BILLINGS — Clear skies, seasonal temperatures and relatively calm winds over the weekend did not translate into big numbers of hunters in the field in south central. But those who went hunting during the fifth weekend of the 2013 season were more successful than hunters during the same weekend last year.
Check station statistics gathered over the weekend show that the deer harvest remains below the long-term average for south central Montana while the elk harvest remains strong.
At the Big Timber check station, hunter numbers were the lowest ever recorded for the fifth weekend of the general deer and elk seasons. FWP wildlife biologist Justin Paugh reported that the number of deer checked at Big Timber also was well below last year and the long-term average. The six elk reported over the weekend were more than last year, but right on the ten-year average.
For the weekend, 53.3 percent of hunters who stopped at Big Timber had harvested game – the highest number for the 2013 season and 10 points ahead of the same weekend last year. For the first four weeks of this fall’s season, hunter success remains the lowest on record – 32.5 percent, about 10 points below the long-term average.
At Columbus, the number of hunters and the number of deer and elk checked were below the same weekend last year. FWP wildlife biologist Shawn Stewart reported that the harvest of white-tailed deer checked at Columbus was 21 percent lower than the same weekend last year, but still 25 percent above the long-term average for the fifth weekend of the season.
For the year to date at Columbus, hunter numbers are 27 percent ahead of last year and 16 percent ahead of the long-term average. The white-tail deer harvest is 15percent ahead of the long term average but slightly behind last year. The mule deer harvest continues to be 43 percent below the long-term average and the second lowest ever observed this late in the season. This year’s elk harvest remains more than double the long-term average, but similar to last year’s record harvest. Overall hunter success for the year is just 31 percent, which is the lowest observed since prior to 1999.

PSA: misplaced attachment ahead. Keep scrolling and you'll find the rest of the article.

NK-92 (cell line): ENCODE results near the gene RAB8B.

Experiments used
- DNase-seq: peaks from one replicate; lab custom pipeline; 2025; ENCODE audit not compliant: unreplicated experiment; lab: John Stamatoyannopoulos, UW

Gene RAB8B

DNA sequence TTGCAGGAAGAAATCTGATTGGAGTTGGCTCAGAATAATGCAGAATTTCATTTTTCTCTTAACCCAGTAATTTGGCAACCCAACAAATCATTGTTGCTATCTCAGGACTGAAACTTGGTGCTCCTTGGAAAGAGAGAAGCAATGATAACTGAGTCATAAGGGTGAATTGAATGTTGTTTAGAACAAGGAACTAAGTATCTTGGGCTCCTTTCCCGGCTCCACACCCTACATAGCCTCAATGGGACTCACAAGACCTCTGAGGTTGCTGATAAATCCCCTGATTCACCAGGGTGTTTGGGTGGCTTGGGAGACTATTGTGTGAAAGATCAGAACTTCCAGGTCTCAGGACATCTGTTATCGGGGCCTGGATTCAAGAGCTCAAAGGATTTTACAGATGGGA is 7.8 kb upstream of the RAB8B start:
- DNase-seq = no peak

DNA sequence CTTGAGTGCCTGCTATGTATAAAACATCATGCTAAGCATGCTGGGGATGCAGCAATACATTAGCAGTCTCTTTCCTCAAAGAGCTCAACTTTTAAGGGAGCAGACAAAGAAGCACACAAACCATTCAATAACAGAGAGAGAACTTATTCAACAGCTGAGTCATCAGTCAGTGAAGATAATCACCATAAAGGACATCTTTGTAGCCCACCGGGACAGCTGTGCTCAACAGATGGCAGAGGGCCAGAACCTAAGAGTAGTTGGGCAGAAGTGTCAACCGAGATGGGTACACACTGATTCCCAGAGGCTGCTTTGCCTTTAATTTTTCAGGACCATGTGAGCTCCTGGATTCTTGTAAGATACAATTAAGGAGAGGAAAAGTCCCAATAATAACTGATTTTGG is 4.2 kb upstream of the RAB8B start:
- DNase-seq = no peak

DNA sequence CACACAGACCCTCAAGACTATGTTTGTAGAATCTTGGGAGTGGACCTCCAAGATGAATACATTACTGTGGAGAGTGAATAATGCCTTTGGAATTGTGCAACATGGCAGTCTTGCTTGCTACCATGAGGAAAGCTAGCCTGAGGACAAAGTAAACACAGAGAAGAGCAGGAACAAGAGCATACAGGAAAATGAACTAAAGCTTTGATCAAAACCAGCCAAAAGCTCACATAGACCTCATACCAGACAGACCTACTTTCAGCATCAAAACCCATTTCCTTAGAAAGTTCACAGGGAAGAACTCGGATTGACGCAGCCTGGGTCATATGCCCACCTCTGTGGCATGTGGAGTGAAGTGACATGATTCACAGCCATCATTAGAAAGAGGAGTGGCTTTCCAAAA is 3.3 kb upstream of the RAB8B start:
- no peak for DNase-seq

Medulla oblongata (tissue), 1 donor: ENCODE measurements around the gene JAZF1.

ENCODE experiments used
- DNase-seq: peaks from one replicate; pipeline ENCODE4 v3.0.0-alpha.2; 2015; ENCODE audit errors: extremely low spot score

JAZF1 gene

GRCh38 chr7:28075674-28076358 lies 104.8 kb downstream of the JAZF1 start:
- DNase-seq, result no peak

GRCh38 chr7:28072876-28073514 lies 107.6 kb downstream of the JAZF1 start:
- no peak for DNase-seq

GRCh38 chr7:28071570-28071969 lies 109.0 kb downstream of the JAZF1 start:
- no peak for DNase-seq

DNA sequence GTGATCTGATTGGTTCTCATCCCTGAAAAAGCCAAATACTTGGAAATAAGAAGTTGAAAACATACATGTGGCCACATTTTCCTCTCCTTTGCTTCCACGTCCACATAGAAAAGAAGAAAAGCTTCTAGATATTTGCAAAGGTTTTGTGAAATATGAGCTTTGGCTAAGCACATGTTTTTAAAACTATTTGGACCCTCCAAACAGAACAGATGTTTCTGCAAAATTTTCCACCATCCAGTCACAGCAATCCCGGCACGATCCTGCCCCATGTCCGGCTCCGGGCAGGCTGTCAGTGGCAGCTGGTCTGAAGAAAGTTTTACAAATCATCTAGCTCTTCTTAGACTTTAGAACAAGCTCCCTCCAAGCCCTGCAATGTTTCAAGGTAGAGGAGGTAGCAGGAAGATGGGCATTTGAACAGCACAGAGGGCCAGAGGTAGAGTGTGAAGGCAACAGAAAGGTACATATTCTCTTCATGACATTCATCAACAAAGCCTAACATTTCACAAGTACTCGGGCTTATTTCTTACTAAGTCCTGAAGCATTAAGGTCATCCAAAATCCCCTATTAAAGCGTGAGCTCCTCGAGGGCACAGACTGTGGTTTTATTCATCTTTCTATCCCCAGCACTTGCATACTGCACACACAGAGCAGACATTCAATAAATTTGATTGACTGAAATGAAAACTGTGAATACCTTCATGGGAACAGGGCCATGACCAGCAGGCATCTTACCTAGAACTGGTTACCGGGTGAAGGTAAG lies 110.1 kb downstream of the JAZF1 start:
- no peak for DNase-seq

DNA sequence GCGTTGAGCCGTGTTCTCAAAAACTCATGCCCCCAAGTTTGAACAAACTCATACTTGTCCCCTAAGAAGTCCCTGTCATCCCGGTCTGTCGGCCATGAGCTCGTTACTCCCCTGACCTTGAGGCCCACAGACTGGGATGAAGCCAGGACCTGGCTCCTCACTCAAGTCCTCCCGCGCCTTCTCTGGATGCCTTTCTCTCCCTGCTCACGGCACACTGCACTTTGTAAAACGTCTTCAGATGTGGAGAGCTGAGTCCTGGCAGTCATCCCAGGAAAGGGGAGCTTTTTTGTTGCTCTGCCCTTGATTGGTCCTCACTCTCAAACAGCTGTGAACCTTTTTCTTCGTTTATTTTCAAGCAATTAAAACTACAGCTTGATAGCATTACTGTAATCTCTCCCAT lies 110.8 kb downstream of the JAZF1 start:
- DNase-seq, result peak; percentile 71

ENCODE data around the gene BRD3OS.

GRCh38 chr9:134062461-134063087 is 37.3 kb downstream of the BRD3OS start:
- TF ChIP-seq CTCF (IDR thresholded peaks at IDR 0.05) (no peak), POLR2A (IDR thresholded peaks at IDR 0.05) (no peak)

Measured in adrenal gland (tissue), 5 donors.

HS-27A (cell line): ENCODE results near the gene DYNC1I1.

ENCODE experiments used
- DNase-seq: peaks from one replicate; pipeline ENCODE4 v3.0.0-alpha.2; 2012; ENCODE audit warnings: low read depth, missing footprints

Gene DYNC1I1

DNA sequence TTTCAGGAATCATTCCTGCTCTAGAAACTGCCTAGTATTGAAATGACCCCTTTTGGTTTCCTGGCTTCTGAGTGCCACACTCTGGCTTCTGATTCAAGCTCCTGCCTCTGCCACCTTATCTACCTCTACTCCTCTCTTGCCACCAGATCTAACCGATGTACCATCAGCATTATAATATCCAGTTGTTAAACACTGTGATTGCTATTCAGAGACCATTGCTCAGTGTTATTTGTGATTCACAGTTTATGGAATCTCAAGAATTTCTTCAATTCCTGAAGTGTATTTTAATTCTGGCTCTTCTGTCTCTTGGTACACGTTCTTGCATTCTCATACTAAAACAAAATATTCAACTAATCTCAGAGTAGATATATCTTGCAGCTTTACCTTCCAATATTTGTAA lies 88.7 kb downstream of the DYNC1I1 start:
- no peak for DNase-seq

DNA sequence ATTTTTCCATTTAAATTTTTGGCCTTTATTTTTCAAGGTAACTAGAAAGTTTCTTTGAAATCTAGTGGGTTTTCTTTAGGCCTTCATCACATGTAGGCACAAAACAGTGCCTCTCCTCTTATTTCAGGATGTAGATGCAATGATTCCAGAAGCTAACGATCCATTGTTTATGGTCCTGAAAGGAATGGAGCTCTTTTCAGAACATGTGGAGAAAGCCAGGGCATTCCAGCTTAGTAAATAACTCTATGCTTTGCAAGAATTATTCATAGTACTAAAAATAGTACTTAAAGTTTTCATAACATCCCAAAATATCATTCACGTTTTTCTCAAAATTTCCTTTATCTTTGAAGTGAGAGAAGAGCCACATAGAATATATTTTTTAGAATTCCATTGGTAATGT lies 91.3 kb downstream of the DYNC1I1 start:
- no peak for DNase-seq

At FWP’s Lavina check station, the number of hunters and the number of deer checked were down sharply from the same weekend last year. Wildlife biologist Ashley Beyer reported that 227 hunters stopped at Lavina over the weekend, which is 23 percent fewer than the same weekend in 2012. The success rate among those hunters was identical to last year with 24 percent taking home an animal.
For the year to date, the number of hunters who have stopped at Lavina is 9 percent lower than the long-term average while hunter success is just 19 percent. The mule deer harvest is just 51 percent or the long-term average while the white-tailed deer harvest is 47 percent of average.
Elk remain the bright spot at the Lavina check station, with this year’s numbers of checked animals 19 percent above the long-term average.
The 2013 general deer and elk season runs through Dec. 1. FWP operates weekend check stations throughout the general big-game season to gather biological information about the state’s herds and hunting conditions. Game wardens also check some hunters for compliance with state laws.
All hunters are required to stop at any check station they pass either on the way to or the way home from the field, whether or not they have harvested game.